Denny came back with some bites from the birding trip, spider bites, he thought. I looked at them. Hard, red, itchy bumps. A few days later the spider bites were at the center of wide-red-angry-circular rashes.
A loved one suggested he see a doctor as soon as possible. She said the rash had characteristics of erythema migrans, a rash which sometimes occurs with Lyme Disease infection. When I heard that, a fist lodged against my diaphragm. We know more than we ever wanted about the debilitating effects of advanced Lyme disease. A family member has it. She's getting help and improving, but the last six months have been excrutiating.
Denny and I are fortunate that our family doctor is conversant with Lyme. She prescribed antibiotics. Denny will also see an infectious disease specialist this week. It took about a week to get everything in order but Denny is getting the most effective treatment.
All good but I was still unsettled. It felt like my brain was in deep shadow. My pulse was elevated, I wasn't sleeping well, I was tired all the time. I couldn't concentrate--didn't write more than a page the whole week. All of the time, no matter what I was doing, a loop was running...an endless routine of the danger and risk to my sweet husband.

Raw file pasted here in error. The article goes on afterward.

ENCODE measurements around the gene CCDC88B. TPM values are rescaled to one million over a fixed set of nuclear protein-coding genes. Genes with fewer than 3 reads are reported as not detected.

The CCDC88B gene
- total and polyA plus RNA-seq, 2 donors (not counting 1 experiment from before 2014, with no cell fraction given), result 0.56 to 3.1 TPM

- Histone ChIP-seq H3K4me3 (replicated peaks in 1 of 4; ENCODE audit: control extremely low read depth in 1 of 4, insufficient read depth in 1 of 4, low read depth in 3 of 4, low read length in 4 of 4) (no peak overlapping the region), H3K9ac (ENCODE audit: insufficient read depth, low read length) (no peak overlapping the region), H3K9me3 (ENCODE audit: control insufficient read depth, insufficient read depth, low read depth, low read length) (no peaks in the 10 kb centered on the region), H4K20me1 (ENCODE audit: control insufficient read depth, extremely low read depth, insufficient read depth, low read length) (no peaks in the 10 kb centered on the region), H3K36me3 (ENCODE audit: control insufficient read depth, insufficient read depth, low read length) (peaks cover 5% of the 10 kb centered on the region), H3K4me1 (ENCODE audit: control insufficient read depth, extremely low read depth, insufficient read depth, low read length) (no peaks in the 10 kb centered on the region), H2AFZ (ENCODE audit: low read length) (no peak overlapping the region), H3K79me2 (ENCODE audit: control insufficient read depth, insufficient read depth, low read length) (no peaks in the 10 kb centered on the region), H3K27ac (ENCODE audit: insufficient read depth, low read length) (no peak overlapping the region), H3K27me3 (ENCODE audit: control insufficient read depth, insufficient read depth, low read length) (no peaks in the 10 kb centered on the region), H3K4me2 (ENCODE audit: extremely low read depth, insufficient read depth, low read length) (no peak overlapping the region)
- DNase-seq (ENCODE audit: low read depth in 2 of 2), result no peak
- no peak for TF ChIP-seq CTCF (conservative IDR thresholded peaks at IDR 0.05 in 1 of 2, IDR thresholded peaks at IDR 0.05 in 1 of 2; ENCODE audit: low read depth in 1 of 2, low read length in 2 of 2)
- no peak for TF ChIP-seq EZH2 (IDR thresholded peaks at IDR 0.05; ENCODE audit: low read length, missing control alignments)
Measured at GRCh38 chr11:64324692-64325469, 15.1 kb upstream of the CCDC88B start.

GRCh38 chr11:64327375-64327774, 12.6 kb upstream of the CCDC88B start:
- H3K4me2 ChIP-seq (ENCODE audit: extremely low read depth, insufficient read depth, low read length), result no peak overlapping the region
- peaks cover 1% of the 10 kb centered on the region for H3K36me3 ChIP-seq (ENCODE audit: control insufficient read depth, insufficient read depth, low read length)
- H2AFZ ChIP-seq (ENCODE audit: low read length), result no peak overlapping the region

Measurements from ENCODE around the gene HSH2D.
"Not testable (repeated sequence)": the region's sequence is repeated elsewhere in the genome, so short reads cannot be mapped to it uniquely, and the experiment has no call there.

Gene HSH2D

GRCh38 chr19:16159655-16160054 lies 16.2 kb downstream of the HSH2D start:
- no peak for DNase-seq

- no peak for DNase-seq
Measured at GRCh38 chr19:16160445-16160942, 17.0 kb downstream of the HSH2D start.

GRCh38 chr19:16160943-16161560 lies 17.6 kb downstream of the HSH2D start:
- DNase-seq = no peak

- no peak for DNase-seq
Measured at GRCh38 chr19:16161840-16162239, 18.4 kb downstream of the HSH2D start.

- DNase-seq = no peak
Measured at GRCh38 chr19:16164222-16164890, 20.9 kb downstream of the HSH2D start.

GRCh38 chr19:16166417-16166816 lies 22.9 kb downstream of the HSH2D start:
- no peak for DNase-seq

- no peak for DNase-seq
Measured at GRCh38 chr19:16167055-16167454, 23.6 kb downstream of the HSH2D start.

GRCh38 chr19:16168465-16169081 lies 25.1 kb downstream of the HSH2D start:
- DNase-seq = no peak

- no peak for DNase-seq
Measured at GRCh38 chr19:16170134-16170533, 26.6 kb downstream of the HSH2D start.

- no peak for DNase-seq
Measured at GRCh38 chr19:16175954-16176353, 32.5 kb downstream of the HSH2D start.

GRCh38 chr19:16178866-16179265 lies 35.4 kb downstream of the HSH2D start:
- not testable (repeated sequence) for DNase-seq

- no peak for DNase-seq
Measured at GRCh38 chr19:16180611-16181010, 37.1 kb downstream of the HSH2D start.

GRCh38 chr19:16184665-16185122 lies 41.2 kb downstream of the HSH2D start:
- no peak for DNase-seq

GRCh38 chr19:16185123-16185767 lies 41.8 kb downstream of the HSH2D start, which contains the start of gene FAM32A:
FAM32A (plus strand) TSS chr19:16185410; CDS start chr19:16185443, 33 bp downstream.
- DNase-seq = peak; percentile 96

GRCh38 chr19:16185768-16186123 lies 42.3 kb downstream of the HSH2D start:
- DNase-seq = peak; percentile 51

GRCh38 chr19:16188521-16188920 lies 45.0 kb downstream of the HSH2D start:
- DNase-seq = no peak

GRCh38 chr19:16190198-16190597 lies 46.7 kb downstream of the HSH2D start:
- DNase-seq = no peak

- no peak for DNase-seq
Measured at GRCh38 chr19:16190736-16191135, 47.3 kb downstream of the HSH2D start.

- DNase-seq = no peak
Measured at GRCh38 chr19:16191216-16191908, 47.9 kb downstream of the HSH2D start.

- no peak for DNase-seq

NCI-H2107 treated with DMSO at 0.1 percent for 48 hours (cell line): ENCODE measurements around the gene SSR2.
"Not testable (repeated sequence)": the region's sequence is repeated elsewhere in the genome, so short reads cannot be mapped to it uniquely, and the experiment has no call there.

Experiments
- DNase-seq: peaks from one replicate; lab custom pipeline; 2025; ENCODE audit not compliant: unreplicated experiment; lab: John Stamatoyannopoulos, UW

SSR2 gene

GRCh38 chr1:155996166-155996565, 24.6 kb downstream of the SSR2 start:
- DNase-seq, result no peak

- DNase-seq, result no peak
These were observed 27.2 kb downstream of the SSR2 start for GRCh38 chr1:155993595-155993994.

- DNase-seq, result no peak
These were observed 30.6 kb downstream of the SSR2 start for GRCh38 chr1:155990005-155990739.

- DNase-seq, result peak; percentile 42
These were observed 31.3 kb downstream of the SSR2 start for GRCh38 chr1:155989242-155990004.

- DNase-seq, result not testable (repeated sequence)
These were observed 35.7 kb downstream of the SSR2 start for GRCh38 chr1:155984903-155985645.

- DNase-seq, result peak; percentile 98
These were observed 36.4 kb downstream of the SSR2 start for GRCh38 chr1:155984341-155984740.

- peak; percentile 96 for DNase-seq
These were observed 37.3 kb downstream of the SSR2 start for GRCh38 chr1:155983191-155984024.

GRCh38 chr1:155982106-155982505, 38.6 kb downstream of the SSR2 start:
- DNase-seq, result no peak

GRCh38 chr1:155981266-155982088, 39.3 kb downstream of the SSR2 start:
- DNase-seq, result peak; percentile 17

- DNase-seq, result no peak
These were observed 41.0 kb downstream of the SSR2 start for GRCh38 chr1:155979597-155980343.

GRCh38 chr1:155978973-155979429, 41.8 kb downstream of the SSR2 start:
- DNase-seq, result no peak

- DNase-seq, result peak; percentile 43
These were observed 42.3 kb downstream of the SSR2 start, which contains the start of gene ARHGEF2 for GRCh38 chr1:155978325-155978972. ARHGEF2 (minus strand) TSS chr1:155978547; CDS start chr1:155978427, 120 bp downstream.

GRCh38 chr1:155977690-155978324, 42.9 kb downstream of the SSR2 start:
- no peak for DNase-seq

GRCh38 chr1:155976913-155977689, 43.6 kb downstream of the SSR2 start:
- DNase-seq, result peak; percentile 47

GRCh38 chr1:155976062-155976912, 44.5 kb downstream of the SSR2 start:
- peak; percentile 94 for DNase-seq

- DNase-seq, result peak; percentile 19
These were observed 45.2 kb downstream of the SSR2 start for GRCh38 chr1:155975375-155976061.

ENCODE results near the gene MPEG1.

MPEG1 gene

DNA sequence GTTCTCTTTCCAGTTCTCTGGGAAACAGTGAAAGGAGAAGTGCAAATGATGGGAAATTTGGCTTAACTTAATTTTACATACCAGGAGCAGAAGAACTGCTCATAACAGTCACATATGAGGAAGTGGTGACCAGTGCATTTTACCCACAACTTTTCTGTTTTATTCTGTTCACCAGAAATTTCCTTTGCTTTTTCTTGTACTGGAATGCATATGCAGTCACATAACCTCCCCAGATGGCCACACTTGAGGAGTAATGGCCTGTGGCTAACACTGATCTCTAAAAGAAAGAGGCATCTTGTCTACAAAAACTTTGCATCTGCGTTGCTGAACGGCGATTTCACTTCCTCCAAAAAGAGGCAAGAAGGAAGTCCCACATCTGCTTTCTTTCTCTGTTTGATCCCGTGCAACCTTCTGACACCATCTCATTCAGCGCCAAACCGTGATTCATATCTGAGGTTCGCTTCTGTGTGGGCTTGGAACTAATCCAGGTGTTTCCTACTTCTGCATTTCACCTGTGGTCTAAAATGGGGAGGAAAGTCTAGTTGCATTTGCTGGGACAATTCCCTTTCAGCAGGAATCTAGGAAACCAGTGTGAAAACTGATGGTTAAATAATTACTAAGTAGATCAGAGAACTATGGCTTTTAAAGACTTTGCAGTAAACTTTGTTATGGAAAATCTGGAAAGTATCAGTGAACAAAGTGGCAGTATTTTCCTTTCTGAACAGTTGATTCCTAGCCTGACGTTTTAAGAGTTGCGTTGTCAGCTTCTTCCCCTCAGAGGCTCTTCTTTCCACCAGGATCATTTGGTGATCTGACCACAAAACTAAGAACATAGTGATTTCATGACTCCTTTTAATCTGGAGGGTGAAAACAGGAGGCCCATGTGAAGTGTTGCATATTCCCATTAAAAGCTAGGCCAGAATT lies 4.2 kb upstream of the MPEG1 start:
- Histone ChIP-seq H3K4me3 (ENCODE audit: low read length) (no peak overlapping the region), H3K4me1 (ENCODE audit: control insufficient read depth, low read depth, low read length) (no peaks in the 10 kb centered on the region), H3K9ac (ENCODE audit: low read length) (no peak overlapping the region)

When Denny realized that I hadn't been able to get out of living the crisis, he sat me down and gently, sweetly told me I had an unbalanced view and it was hurting me.
I tried telling that to my brain but the loop didn't quit. So I took a black marker and made two signs, one to post above my desk and one for the bedroom mirror, places I see often. The signs say, "Denny has the highest probability of getting well." I repeat the sentence to myself every time I see it and any time I feel the loop starting up.
The fist is gone now and I'm sleeping peacefully. Because it's true, Denny has the highest probability of getting well.
Sometimes the operative truth is not the downside but the upside...and we just need to see it.